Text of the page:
January 19, 2021 - Imetelstat exhibited dose-dependent inhibition of the telomerase target, as evaluated by reductions in telomerase activity, human reverse transcriptase levels, and telomere length, in patients with relapsed/refractory myelofibrosis who were enrolled in the phase 2 IMbark trial.
Imetelstat exhibited dose-dependent inhibition of the telomerase target, as evaluated by reductions in telomerase activity, human reverse transcriptase (hTERT) levels, and telomere length, in patients with relapsed/refractory myelofibrosis (MF) who were enrolled in the phase 2 IMbark trial.1
Analyses of the biomarker data correlated with clinical responses and longer overall survival (OS). In addition, dose-dependent reduction in variant allele frequency (VAF) of driver mutations was observed, “indicating that imetelstat has disease-modifying activity by targeting underlying malignant MF clones,” reported lead study author John Mascarenhas, MD, in a presentation during the virtual 2020 ASH Annual Meeting and Exposition.
In this latest IMbark analysis, dose-dependent and exposure-dependent pharmacodynamic (PD) effects of imetelstat were observed. A significantly higher percentage of patients in the high-dose arm (9.4 mg/kg) achieved optimal PD effect compared with the low-dose arm (4.7 mg/kg)—57.5% versus 30.3%, respectively, achieved a 50% or greater reduction in telomerase activity (P = .033) and 62.5% versus 41.7% achieved a 50% or higher reduction in hTERT (P = .049).
Similarly, a significantly higher percentage of patients with higher imetelstat exposure achieved at least a 50% reduction in hTERT expression, “therefore linking both the PD and pharmacokinetic effect of this drug with activity,” said Mascarenhas, an associate professor of medicine, hematology, and medical oncology, of the Tisch Cancer Institute, Icahn School of Medicine at Mount Sinai Health System.
“The optimal PD effect also correlated with clinical responses and longer OS,” he said. One hundred percent of patients who had a spleen response achieved an optimal PD effect compared with 76.1% who did not have a spleen response. In addition, 93.8% who had a symptom response achieved the optimal PD effect compared with 72.7% who did not have a symptom response.
Imetelstat is a first-in-class telomerase inhibitor that targets cells with short telomeres and active telomerase, characteristics observed in patients with myelodysplastic syndromes across all disease stages, said Mascarenhas.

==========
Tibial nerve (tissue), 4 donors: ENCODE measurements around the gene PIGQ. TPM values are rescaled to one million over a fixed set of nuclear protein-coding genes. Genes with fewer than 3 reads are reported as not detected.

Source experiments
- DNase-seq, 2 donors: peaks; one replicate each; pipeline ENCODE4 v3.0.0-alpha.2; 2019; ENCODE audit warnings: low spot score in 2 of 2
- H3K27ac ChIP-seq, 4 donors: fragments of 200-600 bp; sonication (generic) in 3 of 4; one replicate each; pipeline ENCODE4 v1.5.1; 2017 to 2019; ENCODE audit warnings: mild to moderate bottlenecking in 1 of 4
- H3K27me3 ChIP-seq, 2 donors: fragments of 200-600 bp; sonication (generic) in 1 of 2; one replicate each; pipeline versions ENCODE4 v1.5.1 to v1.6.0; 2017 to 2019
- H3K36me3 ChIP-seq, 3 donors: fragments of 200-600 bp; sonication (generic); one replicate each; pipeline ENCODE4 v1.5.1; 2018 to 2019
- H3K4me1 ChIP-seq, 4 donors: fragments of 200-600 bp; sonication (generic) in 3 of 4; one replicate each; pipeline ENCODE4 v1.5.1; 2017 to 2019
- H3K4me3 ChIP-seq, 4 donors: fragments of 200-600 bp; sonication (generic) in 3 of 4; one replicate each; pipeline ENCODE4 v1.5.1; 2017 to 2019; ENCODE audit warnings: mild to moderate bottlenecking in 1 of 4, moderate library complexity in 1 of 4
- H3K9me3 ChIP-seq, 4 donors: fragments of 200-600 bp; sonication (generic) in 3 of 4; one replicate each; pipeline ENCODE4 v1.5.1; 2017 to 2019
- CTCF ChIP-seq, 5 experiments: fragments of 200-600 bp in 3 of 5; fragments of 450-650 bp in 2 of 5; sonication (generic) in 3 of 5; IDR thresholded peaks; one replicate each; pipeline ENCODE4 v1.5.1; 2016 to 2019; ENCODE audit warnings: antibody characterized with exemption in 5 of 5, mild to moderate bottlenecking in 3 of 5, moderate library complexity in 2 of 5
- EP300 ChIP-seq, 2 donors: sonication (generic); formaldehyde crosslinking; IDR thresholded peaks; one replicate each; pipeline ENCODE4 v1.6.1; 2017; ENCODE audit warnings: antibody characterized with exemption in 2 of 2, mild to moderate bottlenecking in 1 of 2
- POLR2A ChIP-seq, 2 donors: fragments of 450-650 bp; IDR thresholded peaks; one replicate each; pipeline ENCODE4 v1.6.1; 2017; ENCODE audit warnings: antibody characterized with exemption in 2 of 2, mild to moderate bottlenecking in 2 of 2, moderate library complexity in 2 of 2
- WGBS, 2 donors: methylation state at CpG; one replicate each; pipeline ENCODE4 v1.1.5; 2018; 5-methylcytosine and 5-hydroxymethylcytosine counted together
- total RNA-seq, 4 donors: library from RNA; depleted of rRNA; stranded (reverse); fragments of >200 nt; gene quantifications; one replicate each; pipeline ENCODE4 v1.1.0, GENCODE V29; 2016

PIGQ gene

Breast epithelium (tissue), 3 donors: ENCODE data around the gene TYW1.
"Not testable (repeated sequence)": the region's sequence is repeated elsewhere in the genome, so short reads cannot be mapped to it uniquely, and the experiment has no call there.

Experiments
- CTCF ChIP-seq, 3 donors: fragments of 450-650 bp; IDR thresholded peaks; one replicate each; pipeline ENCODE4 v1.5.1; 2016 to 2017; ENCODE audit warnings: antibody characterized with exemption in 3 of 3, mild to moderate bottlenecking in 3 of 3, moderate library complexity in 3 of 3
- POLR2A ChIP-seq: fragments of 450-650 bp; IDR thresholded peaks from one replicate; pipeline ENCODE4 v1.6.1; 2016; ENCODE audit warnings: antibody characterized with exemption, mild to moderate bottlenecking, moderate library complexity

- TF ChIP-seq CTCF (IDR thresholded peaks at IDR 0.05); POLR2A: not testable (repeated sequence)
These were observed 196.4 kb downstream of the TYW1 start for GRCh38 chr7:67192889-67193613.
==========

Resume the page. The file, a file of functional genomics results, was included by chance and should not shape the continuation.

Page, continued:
IMbark is a randomized, multicenter, phase 2 trial of 2 dose levels of imetelstat in 107 patients with advanced myelofibrosis who were refractory to ruxolitinib (Jakafi). The main analysis showed that clinical benefit was achieved, more so in patients who were treated with 9.4 mg/kg versus 4.7 mg/kg. The median OS in the high-dose arm was 28.1 months versus 19.9 months in the low-dose arm.2 Superiority in terms of symptom response, spleen response, median progression-free survival, clinical improvement, transfusion independence, reduction in bone marrow fibrosis, and at least a 25% reduction in VAF of driver mutations was seen in the high-dose arm versus the low-dose arm.
Results of this analysis presented at the 2020 ASH Annual Meeting and Exposition showed that, of those who achieved an optimal PD effect, the median OS was 27.2 months compared with 18.3 months among the patients who did not achieve an optimal PD effect (HR, 0.54; 95% CI, 0.28-1.06).
Dose-dependent reductions in VAF of JAK2-V617F, CALR, and MPL mutations were observed with imetelstat. In total, 42.1% of patients receiving high-dose imetelstat had at least a 25% reduction of VAF in any of the 3 driver genes compared with 5.6% of those who received low-dose imetelstat (P = .019).
Shorter baseline telomere length was associated with clinical responses for 9.4 mg/kg of imetelstat. Patients with shorter telomere length at baseline who were treated with high-dose imetelstat were more likely than those with longer telomere length to have a spleen response (17.3 vs 4.2%), as well as symptom response (37.9 vs 25.0%).
A correlation was also observed between shorter telomere length and longer survival. At 9.4 mg/kg of imetelstat, the median OS was 30.1 months for those with shorter telomere length versus 27.1 months in those with longer telomere length (HR, 0.70; 95% CI, 0.35-1.41).
A higher baseline hTERT level was associated with clinical responses to 9.4 mg/kg of imetelstat. Patients with higher hTERT had superior spleen response and symptom response compared with lower hTERT level expression at both doses of imetelstat, with responses more likely at the 9.4-mg/kg dose of imetelstat.